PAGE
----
n. pl. Lars·son·Fests
1. A gathering or occasion characterized by a specified activity, often involving mirth and high spirits, and always involving good company (i.e., past, present, and/or future friends and clients of the law firm of Larsson & Scheuritzel).
[Term coined by the estimable Ms. Patricia Merwin; from Swedish Larsson, son of Lars; and from German Fest, festival, from Middle High German fest, from Latin fēstum1.]
2. An on-line, web log version of the foregoing, with special emphasis on items that strike the authors as either fun, surprising, inspiring, useful, or otherwise worthy of notice.
1. The act of conducting a Larsson Fest (e.g., “Oh, you’re in town next week> When and where are we going to LarssonFest?”)
Double the "S". Double the fun.
This Onion article, Republicans Vote To Repeal Obama-Backed Bill That Would Destroy Asteroid Headed For Earth, really misses the boat (and, we hope, the planet); thanks, Greg Vitercik, for bringing it to my attention. This is about states' rights.
"Because judgments inevitably affect the lives of real people, we have every right to insist that judges - however extensive their professional qualifications - be excellent human beings. And this excellence must include the ability to understand the human condition." - Seymour I.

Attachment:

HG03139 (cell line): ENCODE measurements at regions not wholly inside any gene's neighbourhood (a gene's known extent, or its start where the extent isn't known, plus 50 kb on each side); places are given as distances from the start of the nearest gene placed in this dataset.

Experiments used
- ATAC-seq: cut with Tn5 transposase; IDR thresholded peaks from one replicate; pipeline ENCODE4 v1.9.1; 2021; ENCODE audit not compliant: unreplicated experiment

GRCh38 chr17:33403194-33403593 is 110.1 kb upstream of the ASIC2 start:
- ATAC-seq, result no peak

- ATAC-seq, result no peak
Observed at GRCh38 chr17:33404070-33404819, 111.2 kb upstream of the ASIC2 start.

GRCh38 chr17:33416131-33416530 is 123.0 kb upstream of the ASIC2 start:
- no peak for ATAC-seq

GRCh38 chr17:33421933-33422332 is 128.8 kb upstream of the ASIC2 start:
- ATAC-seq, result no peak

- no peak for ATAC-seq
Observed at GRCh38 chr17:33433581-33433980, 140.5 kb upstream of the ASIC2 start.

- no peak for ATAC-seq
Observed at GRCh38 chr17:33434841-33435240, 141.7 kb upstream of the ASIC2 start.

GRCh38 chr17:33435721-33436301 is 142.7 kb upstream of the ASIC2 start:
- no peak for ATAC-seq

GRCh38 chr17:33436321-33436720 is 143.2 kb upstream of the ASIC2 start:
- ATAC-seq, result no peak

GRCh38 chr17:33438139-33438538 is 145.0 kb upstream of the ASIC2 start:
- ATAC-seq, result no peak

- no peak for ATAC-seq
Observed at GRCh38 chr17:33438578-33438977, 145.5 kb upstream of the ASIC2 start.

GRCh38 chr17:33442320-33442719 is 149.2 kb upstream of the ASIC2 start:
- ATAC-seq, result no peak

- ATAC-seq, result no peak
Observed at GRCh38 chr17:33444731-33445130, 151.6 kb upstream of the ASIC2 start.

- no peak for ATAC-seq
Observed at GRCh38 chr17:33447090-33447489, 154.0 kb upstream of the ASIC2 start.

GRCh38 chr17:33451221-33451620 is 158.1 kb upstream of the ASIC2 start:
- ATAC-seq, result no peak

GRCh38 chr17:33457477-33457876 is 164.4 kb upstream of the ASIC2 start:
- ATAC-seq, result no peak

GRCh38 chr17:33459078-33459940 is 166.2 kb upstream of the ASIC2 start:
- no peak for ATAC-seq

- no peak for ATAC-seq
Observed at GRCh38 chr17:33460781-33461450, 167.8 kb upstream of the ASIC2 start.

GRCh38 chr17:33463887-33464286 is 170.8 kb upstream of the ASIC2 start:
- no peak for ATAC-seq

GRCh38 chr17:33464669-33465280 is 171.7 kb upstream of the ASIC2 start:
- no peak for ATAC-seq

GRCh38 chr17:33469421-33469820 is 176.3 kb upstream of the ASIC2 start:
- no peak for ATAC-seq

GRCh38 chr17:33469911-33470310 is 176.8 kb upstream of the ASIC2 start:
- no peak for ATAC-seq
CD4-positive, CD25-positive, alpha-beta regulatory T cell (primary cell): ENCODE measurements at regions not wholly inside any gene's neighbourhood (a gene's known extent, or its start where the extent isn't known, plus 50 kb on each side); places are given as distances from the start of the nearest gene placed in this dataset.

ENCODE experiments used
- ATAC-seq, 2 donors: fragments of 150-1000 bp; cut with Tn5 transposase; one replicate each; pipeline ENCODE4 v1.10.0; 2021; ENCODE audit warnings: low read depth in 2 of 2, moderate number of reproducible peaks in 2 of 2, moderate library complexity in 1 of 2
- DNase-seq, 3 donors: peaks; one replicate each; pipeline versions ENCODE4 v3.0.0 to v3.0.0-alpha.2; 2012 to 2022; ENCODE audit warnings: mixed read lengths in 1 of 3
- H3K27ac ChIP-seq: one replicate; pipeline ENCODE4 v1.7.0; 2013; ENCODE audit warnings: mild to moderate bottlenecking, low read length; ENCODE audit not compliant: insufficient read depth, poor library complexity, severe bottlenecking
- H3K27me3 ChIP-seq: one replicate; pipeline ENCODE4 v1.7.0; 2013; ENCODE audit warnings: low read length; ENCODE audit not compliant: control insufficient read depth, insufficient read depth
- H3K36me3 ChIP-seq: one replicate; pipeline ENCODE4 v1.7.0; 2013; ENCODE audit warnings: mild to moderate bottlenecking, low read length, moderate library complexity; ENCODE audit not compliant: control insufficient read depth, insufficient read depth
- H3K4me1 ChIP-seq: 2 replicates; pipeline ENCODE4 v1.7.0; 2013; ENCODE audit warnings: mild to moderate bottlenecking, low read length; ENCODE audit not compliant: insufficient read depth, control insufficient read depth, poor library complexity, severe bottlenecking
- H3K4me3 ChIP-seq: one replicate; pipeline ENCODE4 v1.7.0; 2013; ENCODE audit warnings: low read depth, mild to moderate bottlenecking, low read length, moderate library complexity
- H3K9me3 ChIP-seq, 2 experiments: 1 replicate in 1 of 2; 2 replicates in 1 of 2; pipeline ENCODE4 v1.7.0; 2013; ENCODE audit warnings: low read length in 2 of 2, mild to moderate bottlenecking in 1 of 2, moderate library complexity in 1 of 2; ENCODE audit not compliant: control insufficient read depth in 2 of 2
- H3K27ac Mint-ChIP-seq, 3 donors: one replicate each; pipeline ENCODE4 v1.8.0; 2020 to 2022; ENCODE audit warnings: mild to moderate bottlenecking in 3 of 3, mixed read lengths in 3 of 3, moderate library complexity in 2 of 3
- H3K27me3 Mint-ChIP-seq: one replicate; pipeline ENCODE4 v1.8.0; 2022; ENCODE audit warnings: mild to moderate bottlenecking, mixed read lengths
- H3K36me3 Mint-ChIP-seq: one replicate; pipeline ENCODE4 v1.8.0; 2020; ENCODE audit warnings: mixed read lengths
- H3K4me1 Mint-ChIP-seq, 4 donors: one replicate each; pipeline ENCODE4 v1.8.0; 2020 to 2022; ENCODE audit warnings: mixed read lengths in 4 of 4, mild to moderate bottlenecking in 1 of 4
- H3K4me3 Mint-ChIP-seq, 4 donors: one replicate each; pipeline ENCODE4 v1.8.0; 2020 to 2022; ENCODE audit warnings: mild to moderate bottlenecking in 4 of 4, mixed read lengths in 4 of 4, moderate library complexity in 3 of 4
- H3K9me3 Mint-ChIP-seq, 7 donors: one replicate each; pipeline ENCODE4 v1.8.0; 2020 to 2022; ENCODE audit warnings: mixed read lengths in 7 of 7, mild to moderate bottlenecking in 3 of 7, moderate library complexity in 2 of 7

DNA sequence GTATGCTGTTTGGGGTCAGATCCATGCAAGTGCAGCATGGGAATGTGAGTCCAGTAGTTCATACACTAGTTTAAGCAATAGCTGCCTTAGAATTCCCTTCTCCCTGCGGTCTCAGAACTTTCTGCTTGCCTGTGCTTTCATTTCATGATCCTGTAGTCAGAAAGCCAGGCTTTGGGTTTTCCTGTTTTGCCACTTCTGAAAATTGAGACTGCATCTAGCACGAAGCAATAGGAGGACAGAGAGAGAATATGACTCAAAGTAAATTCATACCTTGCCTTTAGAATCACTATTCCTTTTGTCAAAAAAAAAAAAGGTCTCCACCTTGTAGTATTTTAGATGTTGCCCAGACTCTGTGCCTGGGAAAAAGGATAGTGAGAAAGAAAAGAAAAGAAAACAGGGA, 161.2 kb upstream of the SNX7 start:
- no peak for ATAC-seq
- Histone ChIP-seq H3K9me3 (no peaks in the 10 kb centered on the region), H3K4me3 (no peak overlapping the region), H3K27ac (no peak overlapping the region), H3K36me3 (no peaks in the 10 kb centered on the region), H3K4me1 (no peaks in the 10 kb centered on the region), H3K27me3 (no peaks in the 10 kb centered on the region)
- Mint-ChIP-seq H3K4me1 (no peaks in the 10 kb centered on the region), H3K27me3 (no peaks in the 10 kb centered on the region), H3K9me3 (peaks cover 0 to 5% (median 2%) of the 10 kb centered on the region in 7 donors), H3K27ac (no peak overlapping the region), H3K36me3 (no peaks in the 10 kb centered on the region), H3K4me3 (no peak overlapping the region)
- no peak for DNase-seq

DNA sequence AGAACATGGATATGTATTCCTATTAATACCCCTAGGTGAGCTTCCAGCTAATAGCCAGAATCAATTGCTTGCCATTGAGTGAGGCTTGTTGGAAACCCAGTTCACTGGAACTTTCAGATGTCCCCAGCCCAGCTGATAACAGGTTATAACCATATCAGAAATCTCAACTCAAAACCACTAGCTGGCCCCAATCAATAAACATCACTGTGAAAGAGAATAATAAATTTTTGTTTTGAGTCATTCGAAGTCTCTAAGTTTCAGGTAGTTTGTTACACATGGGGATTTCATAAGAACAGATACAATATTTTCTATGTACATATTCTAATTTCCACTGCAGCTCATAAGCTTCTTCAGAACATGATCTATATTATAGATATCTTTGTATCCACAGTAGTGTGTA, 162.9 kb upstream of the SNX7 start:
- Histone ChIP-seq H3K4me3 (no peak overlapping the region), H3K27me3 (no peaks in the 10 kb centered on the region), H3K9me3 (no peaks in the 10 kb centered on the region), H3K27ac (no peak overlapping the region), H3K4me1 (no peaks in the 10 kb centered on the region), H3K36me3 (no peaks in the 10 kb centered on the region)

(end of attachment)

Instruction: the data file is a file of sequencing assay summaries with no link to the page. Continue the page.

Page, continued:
Let's say you need to figure out (i) how to interpret a legal description that refers to property owners of several decades ago, or (ii) when a stream was piped under a property.
Are you interested in "the zoning of a specific parcel" in Philadelphia? Do you crave access to "all previous applications, approved uses and site drawings for a parcel of land .. an on-line interface that allows individuals to search and view documents and drawings related to specific properties?" Look here. The link works (as of 24 June 2010).
Is it legal for a presidential candidate to offer the vice presidency to a rival in return for his or her support? Is it legal for a Senator or member of Congress to offer his or her campaign workers jobs on his staff in return for their support?
Rachel Maddow's recent interview with Kentucky senatorial candidate Rand Paul has me thinking about anti-discrimination laws in general and the Civil Rights Act of 1964 in particular. Rand Paul's father, Rep.
Some traders and other folks in the securities business look askance at the SEC's case against Goldman Sachs in connection with the Abacus transaction because it seems like sour grapes from a party who wants to re-trade a deal that didn't work out very well.
A few months ago, I wrote about my surprise at Alan Greenspan's relaxed attitude toward fraud. Today, I'm wondering about the attitude of Warren Buffett, who said yesterday, "I haven't seen anything in Goldman's behavior that makes it any more subject to criticism than Wall Street generally."